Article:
Uniform thickness of restorative material. resists occlusal stress (resistance form) and forces of condensation.

C. Buccal and lingual walls 1. Smooth and curved mesio-distally. 2. Smooth and straight pulpo-occlusally.


Facilitates adaptation of amalgam and elimination of weak tooth structure.



3. Converge slightly pulpo-occlusally in areas of triangular ridges (60).

To provide mechanical lock or retention to the occlusal portion and crate bulk at the margins.



4.Diverge slightly pulpo-occlusally in buccal and lingual groove extensions (60).

protects buccal and lingual surfaces from being undermined (RESISTANCE FORM).

D. Mesial and distal wall 1. Smooth and straight


facilitates adaptation of amalgam and elimination of weal tooth structure.



2. Diverges slightly pulpo-occlusally (forms an obtuse angle with pulpal floor).

protects marginal ridge form being undermined or weakened (enamel must be supported be dentin)

IV. CAVITY FINISH A. Pulpo-occlusal line angle is well defined (no point angles are present) and follows general configuration of cavosurface outline.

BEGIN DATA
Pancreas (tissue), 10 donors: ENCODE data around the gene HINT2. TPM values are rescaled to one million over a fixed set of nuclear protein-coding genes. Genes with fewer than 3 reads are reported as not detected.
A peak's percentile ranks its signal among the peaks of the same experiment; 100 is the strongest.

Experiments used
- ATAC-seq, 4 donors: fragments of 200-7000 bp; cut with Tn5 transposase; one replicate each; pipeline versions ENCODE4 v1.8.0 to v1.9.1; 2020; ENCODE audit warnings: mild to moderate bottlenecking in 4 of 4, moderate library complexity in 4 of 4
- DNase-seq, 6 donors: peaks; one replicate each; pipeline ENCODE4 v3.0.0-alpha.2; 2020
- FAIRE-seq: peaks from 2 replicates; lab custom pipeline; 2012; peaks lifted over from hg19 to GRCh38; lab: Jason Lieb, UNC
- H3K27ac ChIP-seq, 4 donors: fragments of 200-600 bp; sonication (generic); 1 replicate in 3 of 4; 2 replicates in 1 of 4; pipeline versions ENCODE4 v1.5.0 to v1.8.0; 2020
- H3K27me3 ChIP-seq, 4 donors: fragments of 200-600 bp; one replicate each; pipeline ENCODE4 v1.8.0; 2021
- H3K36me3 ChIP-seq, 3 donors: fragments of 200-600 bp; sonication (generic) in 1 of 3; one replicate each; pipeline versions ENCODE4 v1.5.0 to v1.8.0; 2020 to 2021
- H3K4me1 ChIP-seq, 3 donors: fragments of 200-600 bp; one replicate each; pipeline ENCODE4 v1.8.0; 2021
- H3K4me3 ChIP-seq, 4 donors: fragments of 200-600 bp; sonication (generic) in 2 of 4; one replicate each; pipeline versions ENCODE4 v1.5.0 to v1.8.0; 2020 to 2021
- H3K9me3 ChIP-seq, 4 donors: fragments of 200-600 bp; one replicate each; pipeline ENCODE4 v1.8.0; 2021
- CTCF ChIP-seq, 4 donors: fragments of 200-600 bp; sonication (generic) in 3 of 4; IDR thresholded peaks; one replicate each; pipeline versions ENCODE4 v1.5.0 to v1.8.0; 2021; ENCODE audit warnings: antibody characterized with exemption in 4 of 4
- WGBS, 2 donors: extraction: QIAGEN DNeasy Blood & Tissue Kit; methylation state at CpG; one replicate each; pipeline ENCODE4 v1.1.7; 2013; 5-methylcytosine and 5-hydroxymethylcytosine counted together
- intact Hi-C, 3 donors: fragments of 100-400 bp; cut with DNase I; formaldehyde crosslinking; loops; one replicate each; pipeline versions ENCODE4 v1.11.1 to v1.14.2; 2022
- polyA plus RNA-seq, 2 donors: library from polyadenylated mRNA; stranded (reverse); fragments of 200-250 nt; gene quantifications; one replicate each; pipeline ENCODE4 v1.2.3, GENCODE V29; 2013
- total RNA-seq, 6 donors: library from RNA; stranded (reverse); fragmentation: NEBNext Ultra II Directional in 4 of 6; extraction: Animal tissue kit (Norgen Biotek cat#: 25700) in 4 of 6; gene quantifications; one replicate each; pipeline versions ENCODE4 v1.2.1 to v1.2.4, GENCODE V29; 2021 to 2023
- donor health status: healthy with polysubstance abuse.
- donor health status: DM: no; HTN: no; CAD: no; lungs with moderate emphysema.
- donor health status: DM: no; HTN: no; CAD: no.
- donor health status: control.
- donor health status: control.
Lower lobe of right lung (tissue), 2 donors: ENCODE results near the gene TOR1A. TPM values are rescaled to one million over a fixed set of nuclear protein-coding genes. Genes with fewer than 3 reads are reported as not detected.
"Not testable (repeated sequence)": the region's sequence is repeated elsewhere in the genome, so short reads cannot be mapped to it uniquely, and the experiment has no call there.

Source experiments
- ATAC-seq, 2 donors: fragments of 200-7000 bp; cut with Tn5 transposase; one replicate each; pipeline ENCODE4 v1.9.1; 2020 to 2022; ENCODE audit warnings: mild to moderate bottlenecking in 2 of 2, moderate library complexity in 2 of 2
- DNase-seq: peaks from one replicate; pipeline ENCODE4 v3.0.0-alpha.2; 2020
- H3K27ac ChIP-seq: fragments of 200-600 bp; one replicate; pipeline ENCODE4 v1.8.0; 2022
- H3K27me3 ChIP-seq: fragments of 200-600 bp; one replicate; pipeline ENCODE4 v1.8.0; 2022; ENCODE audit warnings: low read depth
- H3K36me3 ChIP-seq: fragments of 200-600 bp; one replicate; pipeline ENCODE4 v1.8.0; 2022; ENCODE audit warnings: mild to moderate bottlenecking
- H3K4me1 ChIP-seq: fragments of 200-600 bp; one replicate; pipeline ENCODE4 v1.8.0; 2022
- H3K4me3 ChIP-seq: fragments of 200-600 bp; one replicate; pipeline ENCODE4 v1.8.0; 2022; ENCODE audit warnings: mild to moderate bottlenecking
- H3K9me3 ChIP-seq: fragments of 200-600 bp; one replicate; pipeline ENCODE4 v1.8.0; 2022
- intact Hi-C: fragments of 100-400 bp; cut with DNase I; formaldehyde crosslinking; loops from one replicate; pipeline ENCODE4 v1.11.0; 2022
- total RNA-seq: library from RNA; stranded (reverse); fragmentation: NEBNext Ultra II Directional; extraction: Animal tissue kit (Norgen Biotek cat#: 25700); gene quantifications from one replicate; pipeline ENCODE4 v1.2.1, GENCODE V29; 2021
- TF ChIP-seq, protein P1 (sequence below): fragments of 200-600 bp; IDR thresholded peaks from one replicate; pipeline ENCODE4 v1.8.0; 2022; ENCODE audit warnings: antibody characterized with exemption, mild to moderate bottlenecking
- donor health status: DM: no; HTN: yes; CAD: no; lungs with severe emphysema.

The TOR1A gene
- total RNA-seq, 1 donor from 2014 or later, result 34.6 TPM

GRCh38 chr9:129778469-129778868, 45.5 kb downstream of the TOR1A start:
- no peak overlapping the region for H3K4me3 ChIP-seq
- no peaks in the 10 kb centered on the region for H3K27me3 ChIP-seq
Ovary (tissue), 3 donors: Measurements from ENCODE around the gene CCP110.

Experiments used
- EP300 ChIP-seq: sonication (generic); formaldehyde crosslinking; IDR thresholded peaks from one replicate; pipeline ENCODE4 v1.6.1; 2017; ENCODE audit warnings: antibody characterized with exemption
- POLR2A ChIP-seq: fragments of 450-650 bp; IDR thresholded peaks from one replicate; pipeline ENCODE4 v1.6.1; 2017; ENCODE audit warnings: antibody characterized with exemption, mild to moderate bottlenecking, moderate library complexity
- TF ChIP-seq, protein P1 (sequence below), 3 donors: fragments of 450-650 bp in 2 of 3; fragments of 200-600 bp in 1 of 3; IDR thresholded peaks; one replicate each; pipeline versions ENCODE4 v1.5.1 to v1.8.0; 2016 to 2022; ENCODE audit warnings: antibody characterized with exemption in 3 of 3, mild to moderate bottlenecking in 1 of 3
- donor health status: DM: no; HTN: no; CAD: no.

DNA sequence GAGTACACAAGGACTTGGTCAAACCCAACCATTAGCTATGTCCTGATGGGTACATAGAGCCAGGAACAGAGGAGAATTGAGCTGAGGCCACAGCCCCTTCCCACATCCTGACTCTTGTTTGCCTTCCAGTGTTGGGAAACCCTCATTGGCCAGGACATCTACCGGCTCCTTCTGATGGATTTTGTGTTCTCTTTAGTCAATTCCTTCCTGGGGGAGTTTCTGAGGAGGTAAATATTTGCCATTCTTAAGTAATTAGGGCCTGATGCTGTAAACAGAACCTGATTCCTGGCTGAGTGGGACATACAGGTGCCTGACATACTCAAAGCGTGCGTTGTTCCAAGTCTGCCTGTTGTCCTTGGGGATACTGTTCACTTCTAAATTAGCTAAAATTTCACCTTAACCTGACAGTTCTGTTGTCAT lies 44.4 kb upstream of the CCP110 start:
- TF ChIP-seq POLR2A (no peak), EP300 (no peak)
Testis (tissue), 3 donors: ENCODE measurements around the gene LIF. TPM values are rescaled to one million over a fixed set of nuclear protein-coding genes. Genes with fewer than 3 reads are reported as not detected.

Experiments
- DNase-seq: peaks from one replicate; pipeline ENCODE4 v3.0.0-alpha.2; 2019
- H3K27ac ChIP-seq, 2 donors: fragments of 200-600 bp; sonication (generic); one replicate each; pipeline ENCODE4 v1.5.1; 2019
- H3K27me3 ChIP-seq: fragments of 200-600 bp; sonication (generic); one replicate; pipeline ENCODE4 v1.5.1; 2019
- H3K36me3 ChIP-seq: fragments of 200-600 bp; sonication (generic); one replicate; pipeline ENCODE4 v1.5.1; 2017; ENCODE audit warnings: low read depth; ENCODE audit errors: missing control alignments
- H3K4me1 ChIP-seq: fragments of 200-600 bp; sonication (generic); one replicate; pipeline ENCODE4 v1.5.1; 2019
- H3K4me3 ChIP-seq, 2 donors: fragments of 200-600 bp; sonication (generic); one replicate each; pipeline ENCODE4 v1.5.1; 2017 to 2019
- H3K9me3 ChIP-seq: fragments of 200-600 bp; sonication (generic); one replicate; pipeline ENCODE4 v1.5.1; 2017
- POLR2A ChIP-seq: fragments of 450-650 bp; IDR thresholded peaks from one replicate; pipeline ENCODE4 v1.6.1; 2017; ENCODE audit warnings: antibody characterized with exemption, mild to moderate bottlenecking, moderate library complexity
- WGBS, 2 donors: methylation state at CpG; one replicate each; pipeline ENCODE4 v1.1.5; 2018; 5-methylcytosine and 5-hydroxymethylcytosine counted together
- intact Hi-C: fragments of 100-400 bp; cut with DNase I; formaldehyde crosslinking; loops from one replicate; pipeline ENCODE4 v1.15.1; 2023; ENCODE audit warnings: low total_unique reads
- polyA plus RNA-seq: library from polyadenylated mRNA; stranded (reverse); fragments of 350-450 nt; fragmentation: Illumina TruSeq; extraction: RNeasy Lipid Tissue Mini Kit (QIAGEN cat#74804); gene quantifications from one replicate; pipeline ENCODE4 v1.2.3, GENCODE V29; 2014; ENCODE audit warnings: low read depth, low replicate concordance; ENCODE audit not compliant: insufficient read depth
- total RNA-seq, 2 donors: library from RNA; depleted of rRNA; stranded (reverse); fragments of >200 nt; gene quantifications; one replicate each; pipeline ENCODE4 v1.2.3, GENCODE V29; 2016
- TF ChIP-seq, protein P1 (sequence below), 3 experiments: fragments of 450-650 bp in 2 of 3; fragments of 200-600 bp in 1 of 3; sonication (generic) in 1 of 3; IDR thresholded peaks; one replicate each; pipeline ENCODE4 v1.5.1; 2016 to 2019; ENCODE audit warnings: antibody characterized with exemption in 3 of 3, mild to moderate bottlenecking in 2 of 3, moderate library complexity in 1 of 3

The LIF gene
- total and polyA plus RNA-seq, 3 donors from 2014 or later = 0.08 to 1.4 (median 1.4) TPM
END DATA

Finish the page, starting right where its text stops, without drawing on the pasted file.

increases retention of the amalgam restoration and preparation is more easily visualized.

B. Cavosurface margins


1. Sharp (well defined)

2. Sound (well supported)

easier to visualize and carve. provides marginal integrity.



C. Cleanliness cavity is free of debris and moisture.

facilitates adaptation of amalgam to the cavity and improves the physical properties of the restoration by elimination of void or foreign material.

V. TISSUE RESERVATION A. Rubber dam is intact


preserves isolation, eliminates moisture.

conservation of tooth structure. prevention of postoperative pain and inflammation.

B. Adjacent tooth structure and restorations are intact

C. Adjacent soft tissue (perio-dontium) is intact